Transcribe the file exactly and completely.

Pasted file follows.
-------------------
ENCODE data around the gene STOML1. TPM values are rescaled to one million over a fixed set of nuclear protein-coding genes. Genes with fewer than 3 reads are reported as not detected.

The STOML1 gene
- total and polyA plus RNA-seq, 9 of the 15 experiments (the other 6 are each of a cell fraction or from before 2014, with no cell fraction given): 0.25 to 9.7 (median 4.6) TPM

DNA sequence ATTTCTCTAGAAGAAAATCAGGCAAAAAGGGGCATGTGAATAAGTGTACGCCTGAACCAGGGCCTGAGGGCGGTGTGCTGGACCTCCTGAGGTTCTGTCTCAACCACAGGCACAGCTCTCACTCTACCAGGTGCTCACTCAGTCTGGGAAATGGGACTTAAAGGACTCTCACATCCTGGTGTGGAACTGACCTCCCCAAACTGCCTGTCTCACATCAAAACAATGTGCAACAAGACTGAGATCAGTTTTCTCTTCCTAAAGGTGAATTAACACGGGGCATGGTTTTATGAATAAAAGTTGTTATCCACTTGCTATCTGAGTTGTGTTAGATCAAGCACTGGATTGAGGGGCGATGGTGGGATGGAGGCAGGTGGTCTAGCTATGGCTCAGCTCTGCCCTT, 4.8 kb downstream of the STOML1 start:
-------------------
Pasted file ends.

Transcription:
ENCODE data around the gene STOML1. TPM values are rescaled to one million over a fixed set of nuclear protein-coding genes. Genes with fewer than 3 reads are reported as not detected.

The STOML1 gene
- total and polyA plus RNA-seq, 9 of the 15 experiments (the other 6 are each of a cell fraction or from before 2014, with no cell fraction given): 0.25 to 9.7 (median 4.6) TPM

DNA sequence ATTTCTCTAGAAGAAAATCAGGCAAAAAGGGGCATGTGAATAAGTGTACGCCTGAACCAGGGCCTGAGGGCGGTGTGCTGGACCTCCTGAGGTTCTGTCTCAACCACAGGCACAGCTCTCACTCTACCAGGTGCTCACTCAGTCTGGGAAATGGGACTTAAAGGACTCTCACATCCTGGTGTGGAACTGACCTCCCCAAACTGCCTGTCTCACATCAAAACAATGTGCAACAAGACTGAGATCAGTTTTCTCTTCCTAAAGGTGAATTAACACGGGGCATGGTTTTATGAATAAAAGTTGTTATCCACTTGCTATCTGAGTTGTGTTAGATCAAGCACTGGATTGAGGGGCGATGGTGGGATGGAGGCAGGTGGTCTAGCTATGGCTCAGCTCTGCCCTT, 4.8 kb downstream of the STOML1 start: